"He that is greatest among you shall be your servant." The late Nelson Mandela, former President of South Africa, modeled servant leadership in action. His leadership focused on the importance of community-building and empowering others to lead social change.
Although I've spent a fair amount of time with Morgan Freeman over the years, I can't say I feel as though I really know him. Someone once described Lake Superior to me as "a place so vast, with areas that go to such depths, they're impenetrable." That, to me, sums up Morgan Freeman.
Nelson Mandela Day was celebrated around the world on July 18th. It is a day to remember the greatness of a man who dedicated his life to helping the world understand democracy, freedom, equality, diversity, reconciliation, and respect.
When I think about the killings in Charleston, two images of South Africa, where I was born and raised -- one anachronistic and repulsive, another timely and affirming -- churn in my mind.
The Dalai Lama's version of compassion is more muscular than Sunday-school stereotypes of a benign but soft and flabby kindness. He sees such full disclosure as one application of compassion in the public sphere, as is forceful action to right injustice of every kind.
Another incontrovertible fact is that American President Barack Obama has Luo blood flowing in his veins. This fact is as much a thorn on the sides of those who hold onto tribal allegiance as it is a source of pride for those who've felt shut out of the spoils of Kenya's independence i.e. "matunda ya uhuru."
15 years ago, when 40 companies formed the Global Compact at the United Nations, they laid out the principles for a more inclusive and sustainable world. UN Secretary General Kofi Annan called for a "global compact of shared values and principles, which will give a human face to the global market."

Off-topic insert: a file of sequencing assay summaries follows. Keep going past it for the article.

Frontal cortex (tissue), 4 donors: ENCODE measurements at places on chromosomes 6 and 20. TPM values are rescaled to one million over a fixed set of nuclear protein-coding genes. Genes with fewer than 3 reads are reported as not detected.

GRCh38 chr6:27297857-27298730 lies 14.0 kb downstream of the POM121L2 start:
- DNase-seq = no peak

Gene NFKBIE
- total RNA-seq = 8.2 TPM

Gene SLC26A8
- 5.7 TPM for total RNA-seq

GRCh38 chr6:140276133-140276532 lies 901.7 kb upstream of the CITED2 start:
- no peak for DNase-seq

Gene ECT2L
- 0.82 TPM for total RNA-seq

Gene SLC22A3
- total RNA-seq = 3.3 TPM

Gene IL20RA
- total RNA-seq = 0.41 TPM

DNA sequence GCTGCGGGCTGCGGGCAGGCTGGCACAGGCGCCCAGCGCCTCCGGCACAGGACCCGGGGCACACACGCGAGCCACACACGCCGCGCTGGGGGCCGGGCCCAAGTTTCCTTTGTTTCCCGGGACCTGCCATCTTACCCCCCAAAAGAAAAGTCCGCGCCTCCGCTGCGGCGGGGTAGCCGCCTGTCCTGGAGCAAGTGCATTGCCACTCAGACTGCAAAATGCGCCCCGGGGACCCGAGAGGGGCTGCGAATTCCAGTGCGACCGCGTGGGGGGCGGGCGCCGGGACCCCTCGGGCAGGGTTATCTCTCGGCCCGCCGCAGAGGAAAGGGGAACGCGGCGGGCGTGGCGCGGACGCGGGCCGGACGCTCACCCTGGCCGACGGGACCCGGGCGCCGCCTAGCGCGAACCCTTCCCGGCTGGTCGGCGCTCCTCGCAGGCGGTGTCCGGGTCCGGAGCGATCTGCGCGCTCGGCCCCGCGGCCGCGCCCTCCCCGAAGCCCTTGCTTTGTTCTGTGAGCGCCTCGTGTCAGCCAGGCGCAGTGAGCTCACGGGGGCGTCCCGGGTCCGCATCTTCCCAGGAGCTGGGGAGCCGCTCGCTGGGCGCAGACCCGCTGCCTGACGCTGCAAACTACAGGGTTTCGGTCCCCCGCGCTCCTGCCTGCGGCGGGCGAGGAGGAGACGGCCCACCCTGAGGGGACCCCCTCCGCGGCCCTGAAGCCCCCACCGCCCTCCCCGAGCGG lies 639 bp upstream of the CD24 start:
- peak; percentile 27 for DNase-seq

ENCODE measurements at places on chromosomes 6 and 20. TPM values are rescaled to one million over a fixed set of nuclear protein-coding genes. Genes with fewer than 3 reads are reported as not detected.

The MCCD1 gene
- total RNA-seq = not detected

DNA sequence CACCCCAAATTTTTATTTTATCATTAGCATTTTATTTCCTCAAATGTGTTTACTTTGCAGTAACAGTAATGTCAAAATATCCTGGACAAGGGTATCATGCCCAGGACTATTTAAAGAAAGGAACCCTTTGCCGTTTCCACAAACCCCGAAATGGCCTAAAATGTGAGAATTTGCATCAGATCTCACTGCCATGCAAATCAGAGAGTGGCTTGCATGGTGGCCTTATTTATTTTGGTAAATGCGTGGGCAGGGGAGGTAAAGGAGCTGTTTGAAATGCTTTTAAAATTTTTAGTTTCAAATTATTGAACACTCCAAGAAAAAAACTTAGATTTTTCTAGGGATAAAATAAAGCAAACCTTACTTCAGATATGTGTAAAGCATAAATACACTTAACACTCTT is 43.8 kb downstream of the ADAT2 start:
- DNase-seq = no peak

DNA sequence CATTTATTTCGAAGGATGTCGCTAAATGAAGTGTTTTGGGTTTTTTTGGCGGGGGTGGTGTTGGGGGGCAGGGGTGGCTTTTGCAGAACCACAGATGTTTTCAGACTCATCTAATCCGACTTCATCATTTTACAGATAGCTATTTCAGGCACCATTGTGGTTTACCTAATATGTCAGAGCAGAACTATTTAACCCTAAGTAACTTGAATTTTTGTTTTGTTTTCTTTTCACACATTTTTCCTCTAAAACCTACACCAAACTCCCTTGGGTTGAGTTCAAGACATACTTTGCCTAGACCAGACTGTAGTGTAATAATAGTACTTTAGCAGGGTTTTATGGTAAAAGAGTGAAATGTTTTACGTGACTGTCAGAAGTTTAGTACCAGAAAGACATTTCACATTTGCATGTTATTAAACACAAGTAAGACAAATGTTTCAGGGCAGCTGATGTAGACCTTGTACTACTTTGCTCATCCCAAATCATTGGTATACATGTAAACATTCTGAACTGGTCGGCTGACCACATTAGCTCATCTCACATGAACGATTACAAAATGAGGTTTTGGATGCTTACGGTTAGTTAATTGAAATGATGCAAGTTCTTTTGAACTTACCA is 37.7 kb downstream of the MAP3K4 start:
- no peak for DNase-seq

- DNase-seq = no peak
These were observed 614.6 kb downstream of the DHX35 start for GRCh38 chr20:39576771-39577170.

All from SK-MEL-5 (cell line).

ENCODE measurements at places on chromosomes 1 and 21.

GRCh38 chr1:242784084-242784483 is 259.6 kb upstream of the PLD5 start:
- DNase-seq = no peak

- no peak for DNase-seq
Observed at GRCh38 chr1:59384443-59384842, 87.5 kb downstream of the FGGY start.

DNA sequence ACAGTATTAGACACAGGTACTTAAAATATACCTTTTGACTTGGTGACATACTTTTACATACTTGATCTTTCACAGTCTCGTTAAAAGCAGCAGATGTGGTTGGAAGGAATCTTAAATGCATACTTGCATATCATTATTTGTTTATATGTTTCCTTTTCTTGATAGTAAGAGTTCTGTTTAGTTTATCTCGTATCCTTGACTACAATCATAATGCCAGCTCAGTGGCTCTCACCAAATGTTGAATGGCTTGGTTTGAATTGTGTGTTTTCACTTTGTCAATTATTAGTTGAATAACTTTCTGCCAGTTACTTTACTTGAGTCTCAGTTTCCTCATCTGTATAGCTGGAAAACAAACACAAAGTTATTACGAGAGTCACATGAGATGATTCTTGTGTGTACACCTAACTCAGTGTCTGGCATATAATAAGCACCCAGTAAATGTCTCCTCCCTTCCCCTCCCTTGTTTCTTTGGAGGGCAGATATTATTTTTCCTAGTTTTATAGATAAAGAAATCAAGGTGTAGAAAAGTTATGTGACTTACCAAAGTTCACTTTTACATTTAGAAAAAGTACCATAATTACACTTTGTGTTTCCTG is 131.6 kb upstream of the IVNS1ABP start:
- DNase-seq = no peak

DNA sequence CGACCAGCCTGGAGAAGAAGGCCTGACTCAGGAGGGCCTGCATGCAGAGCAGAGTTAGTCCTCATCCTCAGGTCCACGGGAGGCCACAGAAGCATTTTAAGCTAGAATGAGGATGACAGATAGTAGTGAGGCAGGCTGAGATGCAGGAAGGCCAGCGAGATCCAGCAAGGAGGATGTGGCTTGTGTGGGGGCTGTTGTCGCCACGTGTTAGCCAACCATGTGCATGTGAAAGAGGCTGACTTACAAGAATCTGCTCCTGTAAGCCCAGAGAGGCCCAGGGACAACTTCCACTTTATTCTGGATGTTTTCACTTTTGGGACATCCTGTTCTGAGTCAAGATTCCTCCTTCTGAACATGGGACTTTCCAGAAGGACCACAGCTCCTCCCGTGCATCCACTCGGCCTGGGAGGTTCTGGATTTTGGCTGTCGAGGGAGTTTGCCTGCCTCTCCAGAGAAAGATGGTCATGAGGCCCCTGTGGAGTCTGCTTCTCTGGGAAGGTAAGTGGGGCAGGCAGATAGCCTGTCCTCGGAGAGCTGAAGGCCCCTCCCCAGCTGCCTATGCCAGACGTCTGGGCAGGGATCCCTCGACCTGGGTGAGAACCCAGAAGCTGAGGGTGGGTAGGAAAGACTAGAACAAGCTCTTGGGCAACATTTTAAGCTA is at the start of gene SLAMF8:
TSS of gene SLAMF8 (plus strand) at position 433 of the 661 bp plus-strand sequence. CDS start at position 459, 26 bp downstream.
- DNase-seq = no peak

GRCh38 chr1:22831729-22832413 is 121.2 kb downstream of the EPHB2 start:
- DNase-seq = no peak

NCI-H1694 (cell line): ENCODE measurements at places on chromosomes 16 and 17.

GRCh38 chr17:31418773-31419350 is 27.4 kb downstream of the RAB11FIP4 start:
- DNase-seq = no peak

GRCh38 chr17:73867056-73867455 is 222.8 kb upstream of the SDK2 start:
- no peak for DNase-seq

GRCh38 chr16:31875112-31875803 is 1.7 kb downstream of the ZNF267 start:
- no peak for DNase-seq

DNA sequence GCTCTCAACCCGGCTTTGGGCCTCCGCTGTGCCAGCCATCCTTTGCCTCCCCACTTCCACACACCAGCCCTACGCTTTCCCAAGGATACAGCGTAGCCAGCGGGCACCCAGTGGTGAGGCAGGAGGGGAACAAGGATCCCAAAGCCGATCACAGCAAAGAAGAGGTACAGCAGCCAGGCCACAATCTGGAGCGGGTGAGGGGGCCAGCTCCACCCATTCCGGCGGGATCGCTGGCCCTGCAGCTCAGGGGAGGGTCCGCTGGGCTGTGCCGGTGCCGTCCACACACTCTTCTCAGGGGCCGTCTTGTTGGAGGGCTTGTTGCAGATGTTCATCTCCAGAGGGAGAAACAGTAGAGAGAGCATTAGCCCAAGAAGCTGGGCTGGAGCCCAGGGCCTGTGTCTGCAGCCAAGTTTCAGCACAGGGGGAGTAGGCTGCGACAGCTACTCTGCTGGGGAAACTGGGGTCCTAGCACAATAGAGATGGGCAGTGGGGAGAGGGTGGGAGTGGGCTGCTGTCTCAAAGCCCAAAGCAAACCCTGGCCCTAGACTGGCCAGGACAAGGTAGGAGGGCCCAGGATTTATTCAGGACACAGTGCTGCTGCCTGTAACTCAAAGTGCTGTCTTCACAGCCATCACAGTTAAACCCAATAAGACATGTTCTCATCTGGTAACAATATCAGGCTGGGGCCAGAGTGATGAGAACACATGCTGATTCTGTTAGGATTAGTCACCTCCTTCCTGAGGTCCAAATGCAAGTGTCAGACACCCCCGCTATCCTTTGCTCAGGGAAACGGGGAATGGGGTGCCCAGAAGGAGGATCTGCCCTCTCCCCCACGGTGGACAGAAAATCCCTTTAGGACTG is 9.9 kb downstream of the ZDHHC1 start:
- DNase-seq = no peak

The Principles, like many important UN conventions, are not legally binding, so of course the US is not legally required to ensure compliance within its borders. But one would hope that we would demonstrate at least a moral conviction to these standards while we admonish other states for not doing so.
South Africa's Freedom Charter was adopted in 1955. The Americans with Disabilities Act was enacted in 1990. The United Kingdom followed five years later with the Disability Discrimination Act. Yet where are all the great leaders championing access for people with hearing loss?
It's a question I've been asking myself for years now and one I try to ask the CEOs, business owners and managers I come into contact with. (Notice I didn't say leaders I come in contact with. A title doesn't automatically confer leadership. Too often, it's a quality we take for granted, assuming that authority comes with a position.)
I wish I could give a more flowery, touristy account of the experience, but to be clear, it also gave me some deeper, more "positive" revelations. I was standing in the history of colonialism. But maybe more than that, I was the history of colonialism.
It seems nearly inconceivable today that Israel would become a single state with a Palestinian Arab government. But it was once inconceivable that South Africa would be led by a black government.
In the House and Senate budget proposals for fiscal year 2016, passed with only Republican votes at the end of March, there are big winners and big losers. The big winners are defense spending and contractors and very wealthy people and powerful special interests. The big losers are children, our poorest group in America, and struggling low- and middle-income families.
If we compare Black child well-being in America to child well-being in other nations, the U.S. Black infant mortality rate exceeds that in 65 nations including Cuba, Malaysia, and Ukraine. Our incidence of low-birth weight Black infants is higher than in 127 other nations.
President Zuma should make the climb to the moral high ground currently occupied by the victims. From there he may see more clearly the values that are needed to build the nation.
When it comes to equality, I stand on one side of the struggle as a gay person, but on the other side every day as a white one. Both of these positions are hopeful, daunting, and powerful, on every shore I call home.